Event Detail

Event Type: 
Probability Seminar
Tuesday, November 23, 2010 - 08:00
WNGR 201

Speaker Info

Department of Physics, Oregon State University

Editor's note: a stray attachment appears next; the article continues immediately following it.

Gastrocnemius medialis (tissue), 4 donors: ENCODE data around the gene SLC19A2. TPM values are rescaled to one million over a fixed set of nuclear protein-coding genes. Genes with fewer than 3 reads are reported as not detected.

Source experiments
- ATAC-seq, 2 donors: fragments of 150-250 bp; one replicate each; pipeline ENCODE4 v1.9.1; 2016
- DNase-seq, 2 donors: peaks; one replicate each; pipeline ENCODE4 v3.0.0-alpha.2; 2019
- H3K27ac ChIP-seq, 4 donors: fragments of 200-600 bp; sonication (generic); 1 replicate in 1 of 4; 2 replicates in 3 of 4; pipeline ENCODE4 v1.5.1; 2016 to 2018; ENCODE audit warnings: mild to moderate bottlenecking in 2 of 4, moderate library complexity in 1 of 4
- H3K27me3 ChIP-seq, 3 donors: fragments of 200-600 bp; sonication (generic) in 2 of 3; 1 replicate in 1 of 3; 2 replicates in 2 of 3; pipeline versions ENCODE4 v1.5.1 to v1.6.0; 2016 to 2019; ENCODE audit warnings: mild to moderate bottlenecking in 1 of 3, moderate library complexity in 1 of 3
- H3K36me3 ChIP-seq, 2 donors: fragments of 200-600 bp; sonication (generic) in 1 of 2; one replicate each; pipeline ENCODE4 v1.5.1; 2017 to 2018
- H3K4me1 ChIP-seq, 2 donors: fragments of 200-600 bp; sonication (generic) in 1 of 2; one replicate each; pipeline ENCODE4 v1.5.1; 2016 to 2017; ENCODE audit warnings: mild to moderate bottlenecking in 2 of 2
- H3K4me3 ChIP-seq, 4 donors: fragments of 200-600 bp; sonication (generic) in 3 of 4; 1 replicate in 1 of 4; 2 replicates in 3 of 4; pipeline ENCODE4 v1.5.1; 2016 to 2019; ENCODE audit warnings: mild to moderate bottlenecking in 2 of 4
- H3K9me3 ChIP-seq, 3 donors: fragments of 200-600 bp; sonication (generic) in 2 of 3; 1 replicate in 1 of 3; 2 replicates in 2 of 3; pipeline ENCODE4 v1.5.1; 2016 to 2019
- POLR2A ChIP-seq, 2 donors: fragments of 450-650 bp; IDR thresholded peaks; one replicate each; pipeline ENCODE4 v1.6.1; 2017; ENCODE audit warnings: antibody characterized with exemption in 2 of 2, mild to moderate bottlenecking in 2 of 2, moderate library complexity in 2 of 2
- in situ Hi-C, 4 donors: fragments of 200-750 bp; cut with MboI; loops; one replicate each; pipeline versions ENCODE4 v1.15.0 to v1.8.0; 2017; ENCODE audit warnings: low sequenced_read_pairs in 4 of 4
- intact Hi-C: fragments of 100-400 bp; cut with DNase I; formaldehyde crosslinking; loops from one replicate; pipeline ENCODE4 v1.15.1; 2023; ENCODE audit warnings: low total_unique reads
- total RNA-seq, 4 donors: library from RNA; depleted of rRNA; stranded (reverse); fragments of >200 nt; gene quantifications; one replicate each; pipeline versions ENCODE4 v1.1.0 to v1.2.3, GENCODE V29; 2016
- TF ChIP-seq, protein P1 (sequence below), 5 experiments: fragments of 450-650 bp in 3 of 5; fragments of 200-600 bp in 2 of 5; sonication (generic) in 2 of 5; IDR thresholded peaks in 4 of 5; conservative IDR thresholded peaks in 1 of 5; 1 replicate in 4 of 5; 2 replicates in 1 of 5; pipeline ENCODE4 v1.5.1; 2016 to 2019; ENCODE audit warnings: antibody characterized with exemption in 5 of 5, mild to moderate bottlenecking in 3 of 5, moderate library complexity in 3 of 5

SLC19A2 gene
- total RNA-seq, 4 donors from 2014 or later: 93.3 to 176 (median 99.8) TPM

We have recently constructed a framework for quantum walks, based on classical walks with memory. This framework reproduces known walks, while it can be used to build walks in systems that are difficult for current approaches. As our first example of its utility, we study a symmetric discrete quantum walk on the infinite binary tree. For a walk starting from a pure state at a given level in the tree we compute the amplitude at the root, as a function of time and starting level. The result is strikingly different from the classical case, as its amplitude spans an order of magnitude, with a power law tail, while the classical one decays exponentially. (For example, for a delayed walk this property yields a polynomial vs. exponential speed up over the classical walk, in delay time.) The breadth of the probability peak indicates that any restriction of the extent of the tree, such as a matching tree, sinks or boundaries, would likely yield algorithms superior to classical. The calculation utilizes a variety of analytical techniques (memoried stochastic processes, combinatorics and path counting, transforms, steepest descent, orthogonal polynomials). This study also brings up interesting general questions about quantum processes on such structures. This talk is based on the joint work with Ian Milligan, Dan Rockwell, Robert M. Burton, Thinh Nguyen and Yevgeniy Kovchegov.